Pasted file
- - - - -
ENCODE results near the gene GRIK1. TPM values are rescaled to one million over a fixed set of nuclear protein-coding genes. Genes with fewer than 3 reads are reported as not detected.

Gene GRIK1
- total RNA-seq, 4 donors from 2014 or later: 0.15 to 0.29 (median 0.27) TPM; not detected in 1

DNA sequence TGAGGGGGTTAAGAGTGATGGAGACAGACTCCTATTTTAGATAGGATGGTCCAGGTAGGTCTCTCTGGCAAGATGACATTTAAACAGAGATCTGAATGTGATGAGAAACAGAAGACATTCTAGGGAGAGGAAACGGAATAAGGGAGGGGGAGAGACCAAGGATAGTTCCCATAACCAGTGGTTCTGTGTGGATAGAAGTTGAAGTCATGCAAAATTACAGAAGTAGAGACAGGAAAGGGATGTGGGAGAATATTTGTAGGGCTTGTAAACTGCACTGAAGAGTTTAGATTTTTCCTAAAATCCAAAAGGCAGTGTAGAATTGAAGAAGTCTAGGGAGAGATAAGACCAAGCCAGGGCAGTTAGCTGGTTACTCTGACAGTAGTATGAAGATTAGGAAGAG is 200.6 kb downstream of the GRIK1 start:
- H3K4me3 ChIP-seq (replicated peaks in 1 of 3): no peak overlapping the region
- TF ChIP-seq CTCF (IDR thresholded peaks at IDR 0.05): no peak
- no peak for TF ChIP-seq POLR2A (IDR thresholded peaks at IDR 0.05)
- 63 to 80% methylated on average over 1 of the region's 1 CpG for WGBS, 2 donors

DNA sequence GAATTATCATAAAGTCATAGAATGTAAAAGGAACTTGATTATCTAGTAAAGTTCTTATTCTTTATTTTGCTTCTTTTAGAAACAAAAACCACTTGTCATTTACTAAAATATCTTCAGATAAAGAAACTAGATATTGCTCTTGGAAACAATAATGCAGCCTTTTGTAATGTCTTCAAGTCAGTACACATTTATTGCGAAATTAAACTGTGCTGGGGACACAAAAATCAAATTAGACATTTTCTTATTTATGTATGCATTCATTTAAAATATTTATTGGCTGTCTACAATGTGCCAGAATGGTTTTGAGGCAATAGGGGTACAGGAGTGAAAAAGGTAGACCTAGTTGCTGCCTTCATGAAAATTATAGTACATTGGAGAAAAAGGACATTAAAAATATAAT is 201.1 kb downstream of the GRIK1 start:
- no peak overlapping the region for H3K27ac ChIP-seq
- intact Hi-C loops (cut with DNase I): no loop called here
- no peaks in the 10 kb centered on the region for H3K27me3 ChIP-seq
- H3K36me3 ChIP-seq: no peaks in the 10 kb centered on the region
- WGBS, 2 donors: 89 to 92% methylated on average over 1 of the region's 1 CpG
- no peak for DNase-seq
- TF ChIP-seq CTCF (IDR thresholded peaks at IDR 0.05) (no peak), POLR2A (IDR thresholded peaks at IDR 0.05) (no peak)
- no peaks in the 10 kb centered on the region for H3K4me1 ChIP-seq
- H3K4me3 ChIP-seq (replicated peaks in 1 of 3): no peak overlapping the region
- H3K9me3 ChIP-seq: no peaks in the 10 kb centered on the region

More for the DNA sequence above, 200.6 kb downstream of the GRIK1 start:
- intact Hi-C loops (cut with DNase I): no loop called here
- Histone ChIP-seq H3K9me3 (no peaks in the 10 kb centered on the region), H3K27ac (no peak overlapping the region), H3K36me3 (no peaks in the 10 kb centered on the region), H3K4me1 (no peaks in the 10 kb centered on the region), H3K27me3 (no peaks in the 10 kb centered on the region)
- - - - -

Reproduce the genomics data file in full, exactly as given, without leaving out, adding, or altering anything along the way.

ENCODE results near the gene GRIK1. TPM values are rescaled to one million over a fixed set of nuclear protein-coding genes. Genes with fewer than 3 reads are reported as not detected.

Gene GRIK1
- total RNA-seq, 4 donors from 2014 or later: 0.15 to 0.29 (median 0.27) TPM; not detected in 1

DNA sequence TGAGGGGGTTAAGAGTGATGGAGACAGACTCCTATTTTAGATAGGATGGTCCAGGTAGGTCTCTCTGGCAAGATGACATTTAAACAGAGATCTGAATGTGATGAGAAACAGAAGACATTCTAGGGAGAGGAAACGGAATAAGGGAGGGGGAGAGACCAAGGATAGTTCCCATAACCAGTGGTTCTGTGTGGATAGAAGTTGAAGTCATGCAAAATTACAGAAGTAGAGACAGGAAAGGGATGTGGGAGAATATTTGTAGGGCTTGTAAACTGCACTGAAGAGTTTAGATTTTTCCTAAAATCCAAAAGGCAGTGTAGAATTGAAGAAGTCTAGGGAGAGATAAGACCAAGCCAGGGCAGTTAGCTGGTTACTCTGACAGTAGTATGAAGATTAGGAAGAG is 200.6 kb downstream of the GRIK1 start:
- H3K4me3 ChIP-seq (replicated peaks in 1 of 3): no peak overlapping the region
- TF ChIP-seq CTCF (IDR thresholded peaks at IDR 0.05): no peak
- no peak for TF ChIP-seq POLR2A (IDR thresholded peaks at IDR 0.05)
- 63 to 80% methylated on average over 1 of the region's 1 CpG for WGBS, 2 donors

DNA sequence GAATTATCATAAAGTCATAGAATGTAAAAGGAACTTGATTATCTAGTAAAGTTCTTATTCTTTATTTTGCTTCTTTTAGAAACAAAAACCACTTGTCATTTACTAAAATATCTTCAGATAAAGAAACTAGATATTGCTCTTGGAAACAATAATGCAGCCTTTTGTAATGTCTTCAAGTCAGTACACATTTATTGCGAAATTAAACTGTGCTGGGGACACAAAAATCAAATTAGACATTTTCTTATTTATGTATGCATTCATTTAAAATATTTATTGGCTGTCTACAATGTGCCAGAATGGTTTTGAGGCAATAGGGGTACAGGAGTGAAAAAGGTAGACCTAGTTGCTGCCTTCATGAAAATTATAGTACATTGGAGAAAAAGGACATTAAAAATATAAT is 201.1 kb downstream of the GRIK1 start:
- no peak overlapping the region for H3K27ac ChIP-seq
- intact Hi-C loops (cut with DNase I): no loop called here
- no peaks in the 10 kb centered on the region for H3K27me3 ChIP-seq
- H3K36me3 ChIP-seq: no peaks in the 10 kb centered on the region
- WGBS, 2 donors: 89 to 92% methylated on average over 1 of the region's 1 CpG
- no peak for DNase-seq
- TF ChIP-seq CTCF (IDR thresholded peaks at IDR 0.05) (no peak), POLR2A (IDR thresholded peaks at IDR 0.05) (no peak)
- no peaks in the 10 kb centered on the region for H3K4me1 ChIP-seq
- H3K4me3 ChIP-seq (replicated peaks in 1 of 3): no peak overlapping the region
- H3K9me3 ChIP-seq: no peaks in the 10 kb centered on the region

More for the DNA sequence above, 200.6 kb downstream of the GRIK1 start:
- intact Hi-C loops (cut with DNase I): no loop called here
- Histone ChIP-seq H3K9me3 (no peaks in the 10 kb centered on the region), H3K27ac (no peak overlapping the region), H3K36me3 (no peaks in the 10 kb centered on the region), H3K4me1 (no peaks in the 10 kb centered on the region), H3K27me3 (no peaks in the 10 kb centered on the region)